The Queens native grew up in South Richmond Hill and graduated from St. Francis Prep high school in Fresh Meadows. Cabán’s father was an elevator mechanic and her mother a daycare provider.

Cabán is troubled by the gap between local district attorneys’ stated intentions to initiate reform and their actual practice. She fully supports the demands made by the Queens for DA Accountability coalition. That list includes that the next DA should “decline to prosecute charges that are low-income, people of color, LGBTQ and/or survivors of interpersonal violence.”

Cabán also pledges to shake up the DA’s office, invoking Larry Krasner’s overhaul in Philly. “If you are not aligned with our priorities and mission, you can look elsewhere,” advises Cabán. The new mission, she says, is “transformative justice,” with strong attention to racial and economic equality, and it includes restorative justice, because “people who harm most often have also been harmed, and we need to break the cycle.” Like Krasner, Cabán’s unit investigating wrongful convictions would also examine cases with excessive sentencing, faulty cop testimony and dubious plea deals.

Cabán is eager to bring the reform agenda to Queens. Rikers, she says, “needs to be closed and the city’s timeline isn’t fast enough. But the proposed new jails are too large and don’t have enough emphasis on rehabilitation and reentry services.” Cabán will no doubt face strong resistance every step of the way, including getting on the ballot (petitioning starts February 26). But her campaign is clearly in sync with the activists’ calls for radical change in the most powerful elected office in Queens. Are you listening, AOC?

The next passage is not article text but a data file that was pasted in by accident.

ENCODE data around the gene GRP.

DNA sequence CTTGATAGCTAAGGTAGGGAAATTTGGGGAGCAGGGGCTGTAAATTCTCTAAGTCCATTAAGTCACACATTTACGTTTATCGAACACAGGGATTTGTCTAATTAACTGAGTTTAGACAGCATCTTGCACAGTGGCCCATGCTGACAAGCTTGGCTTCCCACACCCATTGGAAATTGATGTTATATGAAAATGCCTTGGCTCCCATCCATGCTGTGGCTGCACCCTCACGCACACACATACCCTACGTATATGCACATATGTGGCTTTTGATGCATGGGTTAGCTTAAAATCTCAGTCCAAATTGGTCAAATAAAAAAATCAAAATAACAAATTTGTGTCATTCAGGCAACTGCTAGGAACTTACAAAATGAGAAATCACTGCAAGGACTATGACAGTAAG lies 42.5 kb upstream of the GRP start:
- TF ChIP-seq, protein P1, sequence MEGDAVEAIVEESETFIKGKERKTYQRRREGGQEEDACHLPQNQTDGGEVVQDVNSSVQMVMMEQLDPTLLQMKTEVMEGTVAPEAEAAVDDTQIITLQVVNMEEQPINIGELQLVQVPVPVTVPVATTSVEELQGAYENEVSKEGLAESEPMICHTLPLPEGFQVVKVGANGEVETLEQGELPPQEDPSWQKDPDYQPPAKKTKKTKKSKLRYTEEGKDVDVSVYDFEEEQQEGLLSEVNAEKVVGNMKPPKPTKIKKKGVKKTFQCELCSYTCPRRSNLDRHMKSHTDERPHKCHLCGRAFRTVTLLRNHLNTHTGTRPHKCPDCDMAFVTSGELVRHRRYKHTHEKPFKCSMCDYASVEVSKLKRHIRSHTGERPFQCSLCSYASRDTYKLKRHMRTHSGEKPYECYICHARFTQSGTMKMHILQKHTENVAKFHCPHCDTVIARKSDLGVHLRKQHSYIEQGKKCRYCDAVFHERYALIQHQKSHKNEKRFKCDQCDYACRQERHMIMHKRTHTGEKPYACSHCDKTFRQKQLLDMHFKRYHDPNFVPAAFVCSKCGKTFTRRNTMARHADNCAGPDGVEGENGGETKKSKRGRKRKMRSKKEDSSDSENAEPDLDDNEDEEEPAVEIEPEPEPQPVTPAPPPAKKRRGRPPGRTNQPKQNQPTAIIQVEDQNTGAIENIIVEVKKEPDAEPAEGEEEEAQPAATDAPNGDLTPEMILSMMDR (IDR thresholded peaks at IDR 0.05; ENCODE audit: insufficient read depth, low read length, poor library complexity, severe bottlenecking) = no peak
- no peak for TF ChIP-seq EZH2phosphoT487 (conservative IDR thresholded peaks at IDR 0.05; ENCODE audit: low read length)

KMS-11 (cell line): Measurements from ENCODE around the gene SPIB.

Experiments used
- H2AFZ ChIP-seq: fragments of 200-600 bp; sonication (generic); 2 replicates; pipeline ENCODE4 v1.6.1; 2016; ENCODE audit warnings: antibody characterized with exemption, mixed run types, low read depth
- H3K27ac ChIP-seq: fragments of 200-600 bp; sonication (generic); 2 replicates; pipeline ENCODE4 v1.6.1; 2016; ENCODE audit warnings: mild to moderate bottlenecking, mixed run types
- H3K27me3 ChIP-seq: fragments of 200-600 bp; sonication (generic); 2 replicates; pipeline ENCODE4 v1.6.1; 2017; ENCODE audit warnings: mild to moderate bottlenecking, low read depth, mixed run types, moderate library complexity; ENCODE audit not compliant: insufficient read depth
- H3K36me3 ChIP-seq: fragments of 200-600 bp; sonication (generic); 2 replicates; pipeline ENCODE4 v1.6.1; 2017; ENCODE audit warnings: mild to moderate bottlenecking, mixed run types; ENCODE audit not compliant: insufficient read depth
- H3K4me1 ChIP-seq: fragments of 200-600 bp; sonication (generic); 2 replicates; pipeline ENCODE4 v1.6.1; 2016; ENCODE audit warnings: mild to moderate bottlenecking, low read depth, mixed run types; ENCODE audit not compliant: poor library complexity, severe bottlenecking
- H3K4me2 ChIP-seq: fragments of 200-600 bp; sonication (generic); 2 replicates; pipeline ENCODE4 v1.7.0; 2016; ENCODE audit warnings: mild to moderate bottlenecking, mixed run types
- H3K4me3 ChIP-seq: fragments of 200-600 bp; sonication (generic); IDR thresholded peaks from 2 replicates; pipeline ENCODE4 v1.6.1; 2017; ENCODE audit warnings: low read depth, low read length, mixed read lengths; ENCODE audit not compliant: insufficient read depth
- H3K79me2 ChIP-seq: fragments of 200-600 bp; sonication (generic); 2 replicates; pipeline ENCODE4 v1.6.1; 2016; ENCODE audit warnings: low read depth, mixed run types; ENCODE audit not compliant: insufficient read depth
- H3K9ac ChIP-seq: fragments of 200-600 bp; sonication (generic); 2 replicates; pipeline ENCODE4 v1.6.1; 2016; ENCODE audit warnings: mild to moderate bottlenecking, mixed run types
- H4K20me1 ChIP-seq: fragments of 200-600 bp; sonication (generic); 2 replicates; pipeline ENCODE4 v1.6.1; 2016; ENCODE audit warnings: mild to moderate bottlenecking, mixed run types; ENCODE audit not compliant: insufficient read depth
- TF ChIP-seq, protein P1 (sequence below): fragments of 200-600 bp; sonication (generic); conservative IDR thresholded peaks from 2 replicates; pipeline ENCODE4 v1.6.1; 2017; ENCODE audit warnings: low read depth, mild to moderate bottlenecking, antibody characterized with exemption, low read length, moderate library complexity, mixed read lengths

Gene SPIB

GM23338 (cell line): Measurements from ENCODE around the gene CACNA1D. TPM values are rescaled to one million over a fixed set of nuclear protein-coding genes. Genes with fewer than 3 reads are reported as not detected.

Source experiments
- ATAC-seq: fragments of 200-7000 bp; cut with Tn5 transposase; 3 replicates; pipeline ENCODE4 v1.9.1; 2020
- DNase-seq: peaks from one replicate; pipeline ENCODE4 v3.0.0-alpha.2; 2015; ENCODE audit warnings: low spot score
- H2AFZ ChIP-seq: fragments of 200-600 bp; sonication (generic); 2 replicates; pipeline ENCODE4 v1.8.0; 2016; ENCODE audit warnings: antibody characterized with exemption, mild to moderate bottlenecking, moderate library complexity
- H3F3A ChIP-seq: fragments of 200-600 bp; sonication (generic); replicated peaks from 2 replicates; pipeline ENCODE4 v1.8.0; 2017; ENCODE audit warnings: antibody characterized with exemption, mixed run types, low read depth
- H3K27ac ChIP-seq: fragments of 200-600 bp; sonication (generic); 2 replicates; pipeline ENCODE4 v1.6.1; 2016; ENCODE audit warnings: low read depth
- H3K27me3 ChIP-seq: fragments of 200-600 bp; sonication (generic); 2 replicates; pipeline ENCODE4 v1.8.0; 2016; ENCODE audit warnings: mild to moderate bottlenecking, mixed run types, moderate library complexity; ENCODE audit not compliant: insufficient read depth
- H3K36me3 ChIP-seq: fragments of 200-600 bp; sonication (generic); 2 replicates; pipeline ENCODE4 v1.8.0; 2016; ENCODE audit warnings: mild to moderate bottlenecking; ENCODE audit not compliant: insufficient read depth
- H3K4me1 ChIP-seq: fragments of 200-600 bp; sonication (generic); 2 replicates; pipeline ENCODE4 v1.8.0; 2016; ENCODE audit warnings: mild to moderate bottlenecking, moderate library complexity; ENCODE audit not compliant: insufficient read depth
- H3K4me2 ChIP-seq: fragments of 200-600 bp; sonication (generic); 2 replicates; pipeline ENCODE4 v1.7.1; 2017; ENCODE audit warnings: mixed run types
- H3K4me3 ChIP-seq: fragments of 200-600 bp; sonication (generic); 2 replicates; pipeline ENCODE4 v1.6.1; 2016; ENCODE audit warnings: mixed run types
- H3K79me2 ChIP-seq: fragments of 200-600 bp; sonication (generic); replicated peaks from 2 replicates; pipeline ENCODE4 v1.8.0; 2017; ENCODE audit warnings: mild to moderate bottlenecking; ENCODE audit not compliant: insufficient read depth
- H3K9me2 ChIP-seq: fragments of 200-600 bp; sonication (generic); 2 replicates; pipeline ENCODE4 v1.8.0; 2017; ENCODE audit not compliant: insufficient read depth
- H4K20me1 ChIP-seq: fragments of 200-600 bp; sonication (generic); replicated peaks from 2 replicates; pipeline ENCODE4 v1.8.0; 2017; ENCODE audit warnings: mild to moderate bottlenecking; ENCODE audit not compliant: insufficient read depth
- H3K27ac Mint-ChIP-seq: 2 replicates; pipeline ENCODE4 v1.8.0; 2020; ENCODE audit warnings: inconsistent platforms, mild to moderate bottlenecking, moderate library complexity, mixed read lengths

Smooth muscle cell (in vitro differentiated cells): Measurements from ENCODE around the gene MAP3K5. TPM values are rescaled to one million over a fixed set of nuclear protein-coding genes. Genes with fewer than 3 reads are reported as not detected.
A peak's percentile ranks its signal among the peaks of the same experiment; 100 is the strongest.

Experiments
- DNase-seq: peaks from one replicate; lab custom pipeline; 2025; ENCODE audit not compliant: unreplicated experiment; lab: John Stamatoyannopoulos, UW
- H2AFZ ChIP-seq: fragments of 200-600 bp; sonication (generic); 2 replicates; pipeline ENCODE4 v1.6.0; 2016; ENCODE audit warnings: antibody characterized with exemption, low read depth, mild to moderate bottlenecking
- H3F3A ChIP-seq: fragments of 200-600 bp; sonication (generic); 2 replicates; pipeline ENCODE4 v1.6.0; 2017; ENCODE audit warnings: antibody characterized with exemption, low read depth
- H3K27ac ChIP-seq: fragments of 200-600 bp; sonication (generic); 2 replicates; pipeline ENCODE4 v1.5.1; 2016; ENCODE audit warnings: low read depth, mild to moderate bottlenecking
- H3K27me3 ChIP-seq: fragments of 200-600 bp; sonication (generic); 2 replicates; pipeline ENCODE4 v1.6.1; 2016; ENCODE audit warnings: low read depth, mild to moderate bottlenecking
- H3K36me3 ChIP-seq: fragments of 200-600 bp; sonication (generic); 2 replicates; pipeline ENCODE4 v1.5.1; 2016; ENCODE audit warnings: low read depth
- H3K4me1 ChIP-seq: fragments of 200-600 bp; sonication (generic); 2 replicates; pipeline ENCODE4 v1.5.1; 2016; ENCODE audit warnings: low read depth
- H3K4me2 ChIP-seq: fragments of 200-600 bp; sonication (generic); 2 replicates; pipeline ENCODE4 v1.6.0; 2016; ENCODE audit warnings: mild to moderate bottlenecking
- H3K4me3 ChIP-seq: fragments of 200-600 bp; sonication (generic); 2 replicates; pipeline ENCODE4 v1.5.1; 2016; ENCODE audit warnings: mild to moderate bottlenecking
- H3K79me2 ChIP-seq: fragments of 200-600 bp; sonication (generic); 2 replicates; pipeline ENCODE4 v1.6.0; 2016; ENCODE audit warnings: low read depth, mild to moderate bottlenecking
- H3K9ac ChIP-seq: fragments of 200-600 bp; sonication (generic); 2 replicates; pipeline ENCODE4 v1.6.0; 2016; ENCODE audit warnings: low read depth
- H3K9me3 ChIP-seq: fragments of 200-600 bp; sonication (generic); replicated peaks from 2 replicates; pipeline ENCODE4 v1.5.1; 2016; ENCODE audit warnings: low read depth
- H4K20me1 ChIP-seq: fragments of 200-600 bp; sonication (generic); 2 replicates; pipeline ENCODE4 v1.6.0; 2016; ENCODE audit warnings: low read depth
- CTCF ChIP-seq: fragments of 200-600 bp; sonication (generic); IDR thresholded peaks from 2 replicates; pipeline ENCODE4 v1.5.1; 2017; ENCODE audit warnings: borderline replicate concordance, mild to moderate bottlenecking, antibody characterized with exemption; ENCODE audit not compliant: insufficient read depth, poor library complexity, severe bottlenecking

CORRECTION:  An earlier version of this article, online and in the print edition, stated that Gregory Lasak had raised “nearly $700,000” in three months. In fact, he raised more than $800,000.


Photo: Members of the Queens for DA Accountability coalition rally outside the Queens County Courthouse on a bitterly cold MLK Day.